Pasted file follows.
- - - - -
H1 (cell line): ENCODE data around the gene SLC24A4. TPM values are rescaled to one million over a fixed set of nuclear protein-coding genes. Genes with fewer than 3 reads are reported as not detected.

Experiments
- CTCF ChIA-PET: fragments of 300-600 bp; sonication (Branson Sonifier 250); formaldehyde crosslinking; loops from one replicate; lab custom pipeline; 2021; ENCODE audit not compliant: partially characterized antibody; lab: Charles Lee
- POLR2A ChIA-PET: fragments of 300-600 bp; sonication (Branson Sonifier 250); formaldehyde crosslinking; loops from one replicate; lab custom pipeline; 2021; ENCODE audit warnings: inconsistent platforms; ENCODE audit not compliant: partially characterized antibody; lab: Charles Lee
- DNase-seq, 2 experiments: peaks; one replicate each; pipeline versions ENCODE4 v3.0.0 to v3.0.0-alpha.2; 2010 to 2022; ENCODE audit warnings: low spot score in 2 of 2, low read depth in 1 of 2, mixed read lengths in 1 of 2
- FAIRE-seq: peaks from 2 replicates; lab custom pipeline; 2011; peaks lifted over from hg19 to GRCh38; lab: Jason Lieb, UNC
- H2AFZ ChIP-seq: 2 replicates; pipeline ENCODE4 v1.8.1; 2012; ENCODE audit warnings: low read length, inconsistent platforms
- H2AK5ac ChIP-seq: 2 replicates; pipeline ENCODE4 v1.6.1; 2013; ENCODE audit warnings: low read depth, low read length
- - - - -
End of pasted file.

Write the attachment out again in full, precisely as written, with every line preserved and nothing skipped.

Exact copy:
H1 (cell line): ENCODE data around the gene SLC24A4. TPM values are rescaled to one million over a fixed set of nuclear protein-coding genes. Genes with fewer than 3 reads are reported as not detected.

Experiments
- CTCF ChIA-PET: fragments of 300-600 bp; sonication (Branson Sonifier 250); formaldehyde crosslinking; loops from one replicate; lab custom pipeline; 2021; ENCODE audit not compliant: partially characterized antibody; lab: Charles Lee
- POLR2A ChIA-PET: fragments of 300-600 bp; sonication (Branson Sonifier 250); formaldehyde crosslinking; loops from one replicate; lab custom pipeline; 2021; ENCODE audit warnings: inconsistent platforms; ENCODE audit not compliant: partially characterized antibody; lab: Charles Lee
- DNase-seq, 2 experiments: peaks; one replicate each; pipeline versions ENCODE4 v3.0.0 to v3.0.0-alpha.2; 2010 to 2022; ENCODE audit warnings: low spot score in 2 of 2, low read depth in 1 of 2, mixed read lengths in 1 of 2
- FAIRE-seq: peaks from 2 replicates; lab custom pipeline; 2011; peaks lifted over from hg19 to GRCh38; lab: Jason Lieb, UNC
- H2AFZ ChIP-seq: 2 replicates; pipeline ENCODE4 v1.8.1; 2012; ENCODE audit warnings: low read length, inconsistent platforms
- H2AK5ac ChIP-seq: 2 replicates; pipeline ENCODE4 v1.6.1; 2013; ENCODE audit warnings: low read depth, low read length